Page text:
I am an Omidyar Postdoctoral Fellow at the Santa Fe Institute. My main areas of research are philosophy of science and formal epistemology. Broadly speaking, I am interested in using formal tools from machine learning and artificial intelligence to generate new insights in philosophy of science. I also work on the epistemology of algorithmic bias, the relationship between risk and ignorance, and Bayesian confirmation theory. You can listen to me discuss several of my research projects on the Santa Fe Institute's Complexity Podcast.
I did my PhD in the Department of Philosophy, Logic and Scientific Method at the London School of Economics. My dissertation was about causal explanation, and specifically on issues concerning granularity of explanation, variable choice, and inter-theoretic relations between the various sciences. In 2014, I earned an MSc in Philosophy and Public Policy, also from LSE.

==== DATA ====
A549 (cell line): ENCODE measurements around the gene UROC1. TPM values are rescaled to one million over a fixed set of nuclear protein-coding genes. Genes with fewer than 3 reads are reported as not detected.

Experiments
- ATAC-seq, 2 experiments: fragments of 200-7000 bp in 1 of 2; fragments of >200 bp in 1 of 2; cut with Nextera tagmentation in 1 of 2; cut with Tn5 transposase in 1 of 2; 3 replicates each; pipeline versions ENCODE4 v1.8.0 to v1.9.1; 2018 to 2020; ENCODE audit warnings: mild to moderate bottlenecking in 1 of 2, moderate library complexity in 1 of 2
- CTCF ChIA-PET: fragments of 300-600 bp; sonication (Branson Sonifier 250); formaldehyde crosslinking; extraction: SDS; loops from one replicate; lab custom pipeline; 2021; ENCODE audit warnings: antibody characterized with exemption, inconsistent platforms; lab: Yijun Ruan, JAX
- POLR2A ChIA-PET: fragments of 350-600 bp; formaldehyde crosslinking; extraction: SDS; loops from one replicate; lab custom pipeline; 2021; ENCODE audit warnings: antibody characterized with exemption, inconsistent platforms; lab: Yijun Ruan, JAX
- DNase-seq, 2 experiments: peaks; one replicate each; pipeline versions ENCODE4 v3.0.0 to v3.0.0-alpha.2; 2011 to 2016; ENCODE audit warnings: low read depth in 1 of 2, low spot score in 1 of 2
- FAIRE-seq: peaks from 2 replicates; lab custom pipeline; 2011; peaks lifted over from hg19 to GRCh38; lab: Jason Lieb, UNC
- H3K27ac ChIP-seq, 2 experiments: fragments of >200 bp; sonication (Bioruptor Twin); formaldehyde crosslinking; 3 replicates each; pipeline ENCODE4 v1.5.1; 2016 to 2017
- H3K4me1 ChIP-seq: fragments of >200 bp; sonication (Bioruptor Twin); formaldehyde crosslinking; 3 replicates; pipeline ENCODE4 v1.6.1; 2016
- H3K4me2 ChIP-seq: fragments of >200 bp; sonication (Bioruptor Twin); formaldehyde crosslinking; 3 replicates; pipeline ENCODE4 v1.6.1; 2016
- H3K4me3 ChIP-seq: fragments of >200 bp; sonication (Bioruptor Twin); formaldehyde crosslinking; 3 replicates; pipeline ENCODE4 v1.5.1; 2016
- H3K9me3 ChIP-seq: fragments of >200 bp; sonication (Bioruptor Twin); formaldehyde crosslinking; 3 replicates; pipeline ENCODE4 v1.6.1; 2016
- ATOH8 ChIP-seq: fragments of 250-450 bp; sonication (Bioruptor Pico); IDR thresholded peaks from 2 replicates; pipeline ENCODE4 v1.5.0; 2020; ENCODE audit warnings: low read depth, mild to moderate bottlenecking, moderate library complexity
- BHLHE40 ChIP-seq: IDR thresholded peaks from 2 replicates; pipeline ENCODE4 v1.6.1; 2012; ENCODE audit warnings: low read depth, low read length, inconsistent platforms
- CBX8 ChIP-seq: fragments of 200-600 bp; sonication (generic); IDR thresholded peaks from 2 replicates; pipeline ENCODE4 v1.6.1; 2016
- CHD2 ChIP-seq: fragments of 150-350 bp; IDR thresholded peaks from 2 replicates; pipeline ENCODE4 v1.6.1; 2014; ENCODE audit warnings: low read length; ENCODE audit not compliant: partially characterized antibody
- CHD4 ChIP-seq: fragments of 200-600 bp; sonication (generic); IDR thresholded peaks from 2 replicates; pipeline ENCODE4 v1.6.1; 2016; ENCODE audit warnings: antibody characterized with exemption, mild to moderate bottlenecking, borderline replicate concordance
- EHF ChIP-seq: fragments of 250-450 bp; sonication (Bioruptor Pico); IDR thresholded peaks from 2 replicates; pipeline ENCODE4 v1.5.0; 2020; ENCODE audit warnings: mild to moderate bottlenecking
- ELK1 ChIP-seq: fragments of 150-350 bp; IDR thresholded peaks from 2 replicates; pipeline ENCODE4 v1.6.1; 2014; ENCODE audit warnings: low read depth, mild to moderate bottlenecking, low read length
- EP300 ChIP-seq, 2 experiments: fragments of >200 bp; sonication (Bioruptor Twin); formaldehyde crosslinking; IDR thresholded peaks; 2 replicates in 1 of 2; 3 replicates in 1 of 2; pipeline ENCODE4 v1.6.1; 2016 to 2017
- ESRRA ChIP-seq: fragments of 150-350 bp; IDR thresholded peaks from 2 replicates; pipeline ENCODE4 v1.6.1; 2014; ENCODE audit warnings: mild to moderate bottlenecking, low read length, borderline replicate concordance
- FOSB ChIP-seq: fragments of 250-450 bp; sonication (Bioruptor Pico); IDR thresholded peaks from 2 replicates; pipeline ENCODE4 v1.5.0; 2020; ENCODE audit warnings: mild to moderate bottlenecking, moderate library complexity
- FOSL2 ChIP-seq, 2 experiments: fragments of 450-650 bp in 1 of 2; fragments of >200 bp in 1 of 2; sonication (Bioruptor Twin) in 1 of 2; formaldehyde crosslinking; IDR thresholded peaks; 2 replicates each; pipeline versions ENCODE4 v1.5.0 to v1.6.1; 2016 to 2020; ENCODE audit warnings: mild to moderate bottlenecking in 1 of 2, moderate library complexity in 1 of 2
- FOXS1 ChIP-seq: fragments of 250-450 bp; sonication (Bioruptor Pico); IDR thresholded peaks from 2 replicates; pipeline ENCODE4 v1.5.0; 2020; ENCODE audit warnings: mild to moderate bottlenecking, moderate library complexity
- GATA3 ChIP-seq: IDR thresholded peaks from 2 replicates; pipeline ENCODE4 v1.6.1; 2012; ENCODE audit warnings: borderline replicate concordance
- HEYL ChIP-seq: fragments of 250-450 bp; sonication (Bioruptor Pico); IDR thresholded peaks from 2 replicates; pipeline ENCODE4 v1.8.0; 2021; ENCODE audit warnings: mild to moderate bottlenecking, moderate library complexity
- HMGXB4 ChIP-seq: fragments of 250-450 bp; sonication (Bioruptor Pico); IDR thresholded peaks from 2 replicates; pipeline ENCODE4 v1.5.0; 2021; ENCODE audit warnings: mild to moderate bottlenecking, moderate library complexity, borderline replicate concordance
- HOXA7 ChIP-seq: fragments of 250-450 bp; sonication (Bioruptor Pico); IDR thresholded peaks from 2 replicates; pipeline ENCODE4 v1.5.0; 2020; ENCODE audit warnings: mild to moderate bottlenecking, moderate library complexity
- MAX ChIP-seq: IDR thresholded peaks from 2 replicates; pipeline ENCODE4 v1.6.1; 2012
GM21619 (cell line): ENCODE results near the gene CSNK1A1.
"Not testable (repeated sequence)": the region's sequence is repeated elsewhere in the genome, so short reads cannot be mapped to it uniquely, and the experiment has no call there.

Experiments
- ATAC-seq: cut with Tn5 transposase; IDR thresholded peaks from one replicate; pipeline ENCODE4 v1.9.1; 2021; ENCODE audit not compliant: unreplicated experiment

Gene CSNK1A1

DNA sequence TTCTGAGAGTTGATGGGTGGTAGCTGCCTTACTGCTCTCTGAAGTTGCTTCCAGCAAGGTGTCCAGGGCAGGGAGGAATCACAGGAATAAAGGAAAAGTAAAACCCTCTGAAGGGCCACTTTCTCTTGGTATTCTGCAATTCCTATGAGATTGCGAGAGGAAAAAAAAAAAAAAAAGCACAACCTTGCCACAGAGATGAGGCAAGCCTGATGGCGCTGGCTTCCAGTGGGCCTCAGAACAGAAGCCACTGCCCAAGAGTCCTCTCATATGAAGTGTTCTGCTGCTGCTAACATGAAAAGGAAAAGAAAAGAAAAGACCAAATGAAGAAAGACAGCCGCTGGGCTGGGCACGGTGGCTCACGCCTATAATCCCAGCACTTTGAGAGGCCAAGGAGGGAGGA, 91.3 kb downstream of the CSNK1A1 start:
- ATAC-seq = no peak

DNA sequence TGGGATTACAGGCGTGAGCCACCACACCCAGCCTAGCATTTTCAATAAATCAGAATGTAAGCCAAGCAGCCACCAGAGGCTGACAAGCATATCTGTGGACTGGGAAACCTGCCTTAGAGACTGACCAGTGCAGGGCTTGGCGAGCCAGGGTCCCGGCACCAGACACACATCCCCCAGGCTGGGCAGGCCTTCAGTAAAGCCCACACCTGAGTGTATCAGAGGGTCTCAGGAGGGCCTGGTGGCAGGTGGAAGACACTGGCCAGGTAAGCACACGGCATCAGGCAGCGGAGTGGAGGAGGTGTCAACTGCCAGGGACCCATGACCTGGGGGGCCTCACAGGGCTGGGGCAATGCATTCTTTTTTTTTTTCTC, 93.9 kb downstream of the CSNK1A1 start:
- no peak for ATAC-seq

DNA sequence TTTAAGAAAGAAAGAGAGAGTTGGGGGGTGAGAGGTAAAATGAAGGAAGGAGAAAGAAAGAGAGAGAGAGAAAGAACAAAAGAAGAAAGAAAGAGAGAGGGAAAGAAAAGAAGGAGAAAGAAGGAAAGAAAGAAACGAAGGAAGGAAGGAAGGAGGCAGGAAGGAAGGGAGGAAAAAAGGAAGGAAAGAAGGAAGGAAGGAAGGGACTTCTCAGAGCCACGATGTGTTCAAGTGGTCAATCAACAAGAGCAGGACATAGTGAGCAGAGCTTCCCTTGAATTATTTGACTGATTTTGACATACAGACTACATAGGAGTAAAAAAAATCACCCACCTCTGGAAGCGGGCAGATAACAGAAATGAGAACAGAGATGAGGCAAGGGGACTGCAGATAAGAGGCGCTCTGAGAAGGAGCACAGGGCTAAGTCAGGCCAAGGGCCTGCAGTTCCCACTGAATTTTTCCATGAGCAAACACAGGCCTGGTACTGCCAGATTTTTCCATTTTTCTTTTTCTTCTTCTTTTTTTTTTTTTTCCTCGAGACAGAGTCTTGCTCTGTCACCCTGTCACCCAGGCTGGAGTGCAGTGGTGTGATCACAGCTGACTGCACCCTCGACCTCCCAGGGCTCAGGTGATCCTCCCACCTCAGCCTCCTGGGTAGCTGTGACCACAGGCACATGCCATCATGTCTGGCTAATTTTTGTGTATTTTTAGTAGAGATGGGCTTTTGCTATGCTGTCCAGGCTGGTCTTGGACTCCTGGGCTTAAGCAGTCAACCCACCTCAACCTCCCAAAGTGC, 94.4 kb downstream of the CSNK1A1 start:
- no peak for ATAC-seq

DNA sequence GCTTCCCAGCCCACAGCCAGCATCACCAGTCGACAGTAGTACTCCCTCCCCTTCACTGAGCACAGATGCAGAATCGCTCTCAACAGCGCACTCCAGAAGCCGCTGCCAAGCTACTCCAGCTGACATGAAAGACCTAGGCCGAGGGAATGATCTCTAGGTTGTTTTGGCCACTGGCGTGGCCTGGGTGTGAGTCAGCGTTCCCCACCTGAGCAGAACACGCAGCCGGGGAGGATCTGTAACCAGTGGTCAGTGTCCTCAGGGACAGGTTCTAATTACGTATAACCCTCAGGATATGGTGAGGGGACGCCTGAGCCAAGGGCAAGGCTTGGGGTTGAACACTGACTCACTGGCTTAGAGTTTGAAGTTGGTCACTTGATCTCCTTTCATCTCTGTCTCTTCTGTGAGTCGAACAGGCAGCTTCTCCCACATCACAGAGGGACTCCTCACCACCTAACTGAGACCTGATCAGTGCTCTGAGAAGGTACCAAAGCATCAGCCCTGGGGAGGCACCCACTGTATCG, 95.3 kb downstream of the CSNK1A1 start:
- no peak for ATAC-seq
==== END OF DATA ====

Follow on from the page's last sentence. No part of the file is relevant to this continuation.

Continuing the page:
In addition to my research, I have taught as a Graduate Teaching Assistant at both LSE and King's College London. My teaching experience includes courses in Logic, Philosophy and Public Policy, Political Philosophy, Business Ethics, and Philosophy of Science.
On the Explanatory Depth and Pragmatic Value of Coarse-Grained, Probabilistic, Causal Explanations. Philosophy of Science. 86(1): 145-167.Inductive Explanation and Garber-Style Solutions to the Problem of Old Evidence. Synthese. 196(10): 3995-4009. Awarded the 2017/18 Popper Prize for Work by an LSE PhD Student.
- 2018Imprecise Bayesian Networks as Causal Models. Information. 9(9), 211.
The Problem of Granularity for Scientific Explanation. PhD awarded November 30, 2019.
- The Guardian April 5 2020.